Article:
Health Information and Tools > Patient Care Handouts >  Cuff and collar: Care instructions

Main Content

Cuff and collar: Care instructions

Cuff and Collar

Care instructions

person wearing cuff and collar sling
Credit: Alberta Health Services

About the cuff and collar sling

Your healthcare provider has recommended the cuff and collar sling for your injury.

The sling keeps your arm against your body and helps to keep your shoulder still. It lets your humerus (the bone in your upper arm) hang with gravity so it heals properly.

You may need to sleep in an upright or semi-upright position to keep gravity on your humerus for proper healing.

Wear the sling 24 hours a day or follow the instructions from your healthcare provider.

Do not switch to another sling or prop up your elbow on a pillow unless your healthcare provider says it is safe.

Problems to watch for

Tell your healthcare provider if:

  • The sling is causing pain.
  • The sling is chafing your skin or is making your skin red, and it does not go away within 20 minutes.
  • Any part of the sling breaks.

Caring for the sling

  • Handwashing the sling as needed with mild soap and warm water. Do not use a washing machine.
  • Press the water out with a towel and lay the sling flat on a towel to dry. Do not put the sling in the dryer.
  • When the sling is off, make sure your arm is well supported. Do not move your shoulder unless your healthcare provider tells you to.

Putting on the sling

The sling should fit so that your upper arm and lower arm are at a right angle or 90 degrees or less. Your wrist should sit higher than your elbow.

To put on the sling:

  1. Pull the large ring of the sling over your head and around the back of your neck. You may wish to put a small piece of terry cloth under the strap around your neck for comfort.
  2. Gently pull the small ring of the sling around your waist. It should fit comfortably and not be too tight.

Taking off the sling

To take off the sling, reverse the steps for putting on the sling (see above). Make sure to support your arm.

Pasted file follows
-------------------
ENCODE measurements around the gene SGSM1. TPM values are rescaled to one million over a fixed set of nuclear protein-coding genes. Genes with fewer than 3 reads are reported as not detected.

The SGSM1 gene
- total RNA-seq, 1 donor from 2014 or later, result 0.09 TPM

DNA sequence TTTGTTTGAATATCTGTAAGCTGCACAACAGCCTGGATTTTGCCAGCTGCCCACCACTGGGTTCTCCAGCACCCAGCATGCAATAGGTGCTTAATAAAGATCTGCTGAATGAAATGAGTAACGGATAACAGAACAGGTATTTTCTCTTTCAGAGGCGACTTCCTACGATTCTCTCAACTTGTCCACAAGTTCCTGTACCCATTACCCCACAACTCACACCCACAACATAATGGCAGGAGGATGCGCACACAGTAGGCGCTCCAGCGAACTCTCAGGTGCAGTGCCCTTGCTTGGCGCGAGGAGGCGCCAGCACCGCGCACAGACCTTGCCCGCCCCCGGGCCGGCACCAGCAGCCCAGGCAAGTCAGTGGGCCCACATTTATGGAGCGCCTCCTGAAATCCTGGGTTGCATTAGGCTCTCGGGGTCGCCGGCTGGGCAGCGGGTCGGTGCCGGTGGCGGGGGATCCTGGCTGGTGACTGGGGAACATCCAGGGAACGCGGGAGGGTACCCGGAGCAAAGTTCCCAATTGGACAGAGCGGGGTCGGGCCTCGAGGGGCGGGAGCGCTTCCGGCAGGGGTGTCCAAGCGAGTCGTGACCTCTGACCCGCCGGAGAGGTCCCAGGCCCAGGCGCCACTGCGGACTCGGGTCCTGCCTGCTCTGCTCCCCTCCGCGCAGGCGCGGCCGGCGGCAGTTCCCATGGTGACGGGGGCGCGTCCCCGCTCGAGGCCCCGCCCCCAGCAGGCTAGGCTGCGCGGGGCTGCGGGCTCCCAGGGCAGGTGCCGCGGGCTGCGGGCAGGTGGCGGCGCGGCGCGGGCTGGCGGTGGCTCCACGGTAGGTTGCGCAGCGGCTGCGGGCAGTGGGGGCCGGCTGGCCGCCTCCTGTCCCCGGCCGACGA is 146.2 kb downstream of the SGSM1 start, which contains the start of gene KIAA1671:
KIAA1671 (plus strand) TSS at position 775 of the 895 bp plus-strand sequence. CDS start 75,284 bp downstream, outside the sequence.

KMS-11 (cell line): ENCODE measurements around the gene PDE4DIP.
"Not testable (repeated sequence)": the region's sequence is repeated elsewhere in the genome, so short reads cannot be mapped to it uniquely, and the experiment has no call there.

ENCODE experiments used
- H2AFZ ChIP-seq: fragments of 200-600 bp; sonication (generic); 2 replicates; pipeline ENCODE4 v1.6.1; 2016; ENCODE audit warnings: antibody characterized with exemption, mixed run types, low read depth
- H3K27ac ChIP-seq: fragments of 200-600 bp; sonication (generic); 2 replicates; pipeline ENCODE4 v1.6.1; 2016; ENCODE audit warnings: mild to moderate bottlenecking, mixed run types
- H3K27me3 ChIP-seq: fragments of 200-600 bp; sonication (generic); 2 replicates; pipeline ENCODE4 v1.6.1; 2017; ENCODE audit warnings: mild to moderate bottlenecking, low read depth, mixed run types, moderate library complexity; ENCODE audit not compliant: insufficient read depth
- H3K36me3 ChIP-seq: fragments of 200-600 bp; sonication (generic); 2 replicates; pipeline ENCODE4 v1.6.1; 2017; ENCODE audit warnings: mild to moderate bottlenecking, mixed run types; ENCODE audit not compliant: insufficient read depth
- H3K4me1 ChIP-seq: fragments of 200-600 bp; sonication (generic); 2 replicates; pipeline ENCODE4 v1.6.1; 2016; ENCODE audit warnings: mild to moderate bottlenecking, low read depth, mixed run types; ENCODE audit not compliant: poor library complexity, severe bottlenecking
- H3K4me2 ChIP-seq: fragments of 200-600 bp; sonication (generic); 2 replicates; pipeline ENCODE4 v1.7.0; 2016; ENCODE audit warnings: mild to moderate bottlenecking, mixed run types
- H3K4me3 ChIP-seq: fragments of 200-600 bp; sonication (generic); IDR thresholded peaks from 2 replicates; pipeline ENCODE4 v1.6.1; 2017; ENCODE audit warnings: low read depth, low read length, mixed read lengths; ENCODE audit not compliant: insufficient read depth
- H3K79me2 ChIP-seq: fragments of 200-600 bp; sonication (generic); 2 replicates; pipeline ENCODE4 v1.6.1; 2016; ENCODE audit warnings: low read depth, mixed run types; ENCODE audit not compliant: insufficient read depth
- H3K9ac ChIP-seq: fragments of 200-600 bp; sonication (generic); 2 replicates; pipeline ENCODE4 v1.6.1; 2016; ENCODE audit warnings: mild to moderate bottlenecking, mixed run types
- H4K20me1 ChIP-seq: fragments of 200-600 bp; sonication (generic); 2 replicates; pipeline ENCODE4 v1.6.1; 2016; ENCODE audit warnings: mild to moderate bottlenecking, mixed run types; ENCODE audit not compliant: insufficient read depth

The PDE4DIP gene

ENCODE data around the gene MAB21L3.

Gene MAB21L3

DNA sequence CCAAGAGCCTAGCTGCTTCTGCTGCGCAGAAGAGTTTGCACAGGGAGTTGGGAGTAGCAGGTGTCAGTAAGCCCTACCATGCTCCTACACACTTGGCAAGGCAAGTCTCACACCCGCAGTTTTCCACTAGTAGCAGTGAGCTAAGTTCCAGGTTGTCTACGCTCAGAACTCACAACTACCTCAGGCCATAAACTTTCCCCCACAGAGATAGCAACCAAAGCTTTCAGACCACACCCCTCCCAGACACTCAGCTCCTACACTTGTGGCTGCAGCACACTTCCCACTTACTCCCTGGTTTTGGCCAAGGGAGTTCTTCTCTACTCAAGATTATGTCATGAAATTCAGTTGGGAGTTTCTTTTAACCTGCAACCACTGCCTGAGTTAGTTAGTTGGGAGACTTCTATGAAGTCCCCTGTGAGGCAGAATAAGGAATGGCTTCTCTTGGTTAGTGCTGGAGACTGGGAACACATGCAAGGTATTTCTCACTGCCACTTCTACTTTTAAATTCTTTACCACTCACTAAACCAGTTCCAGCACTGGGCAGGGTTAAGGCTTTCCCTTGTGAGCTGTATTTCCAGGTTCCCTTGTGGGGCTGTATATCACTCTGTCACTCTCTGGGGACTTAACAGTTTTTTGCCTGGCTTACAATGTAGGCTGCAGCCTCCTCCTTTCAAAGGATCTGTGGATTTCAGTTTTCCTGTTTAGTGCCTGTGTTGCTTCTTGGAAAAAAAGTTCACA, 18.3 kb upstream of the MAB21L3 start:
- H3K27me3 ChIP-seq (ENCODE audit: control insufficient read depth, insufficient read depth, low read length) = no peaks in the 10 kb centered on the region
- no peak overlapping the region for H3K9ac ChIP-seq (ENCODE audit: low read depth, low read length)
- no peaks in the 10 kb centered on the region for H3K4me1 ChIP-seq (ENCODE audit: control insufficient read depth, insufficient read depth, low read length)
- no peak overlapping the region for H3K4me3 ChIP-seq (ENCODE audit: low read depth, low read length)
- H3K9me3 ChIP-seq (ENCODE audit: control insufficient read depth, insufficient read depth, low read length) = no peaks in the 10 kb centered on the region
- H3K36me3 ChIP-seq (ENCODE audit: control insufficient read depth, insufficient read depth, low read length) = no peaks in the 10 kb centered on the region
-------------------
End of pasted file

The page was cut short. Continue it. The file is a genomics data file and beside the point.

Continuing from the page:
Showering and bathing

When showering or bathing:

  1. Get into the shower (with help if you need it) and sit on a chair.
  2. Support your weak arm with your strong arm and remove the cuff and collar sling.
  3. Have someone help you wash.

If you have a cast, wrap your injured limb and the cast in a plastic garbage bag secured with tape.

Bending forward slightly at your waist helps expose your armpit. Your helper will wash and dry the area.

Be careful not to lift or move your weak arm too much when you put on deodorant.

Dressing

Wear a shirt so the sling does not rub on your skin. Choose shirts that are loose or stretchy because they are easier to put on.

Putting on a shirt

To put on a shirt, always dress your weak arm first, and follow these steps:

  1. Remove your sling while supporting your weak arm. Have your helper support your arm or rest your forearm on a pillow.
  2. Push the sleeve up on your weak arm past the elbow (if possible) and pull the shirt over your head.
  3. Slide your strong arm into the shirt.

If you are allowed to do exercises with your arm (certain types of surgeries and injuries only - ask your therapist or doctor if it's safe for you to dress this way):

  1. Remove the sling and bend forward at the waist.
  2. Let your weak arm hang down and carefully slide the shirt onto your weak arm.

Taking off a shirt

To take off a shirt, take your strong arm out of the shirt sleeve first, then reverse the steps above.

Wearing a bra

It is difficult to wear a bra with most shoulder and arm injuries.

If you normally wear a bra, consider wearing a stretchy, fitting tank top. If you really need a bra, get help to put it on.

To see this information online and learn more, visit MyHealth.Alberta.ca/health/aftercareinformation/pages/conditions.aspx?hwid=custom.ab_cuff_collar_ac.

QRCode

For 24/7 nurse advice and general health information call Health Link at 811

Current as of: March 5, 2024

Author: Bone and Joint Health SCN, Alberta Health Services

This material is not a substitute for the advice of a qualified health professional. This material is intended for general information only and is provided on an "as is", "where is" basis. Although reasonable efforts were made to confirm the accuracy of the information, Alberta Health Services does not make any representation or warranty, express, implied or statutory, as to the accuracy, reliability, completeness, applicability or fitness for a particular purpose of such information. Alberta Health Services expressly disclaims all liability for the use of these materials, and for any claims, actions, demands or suits arising from such use.

‚Äč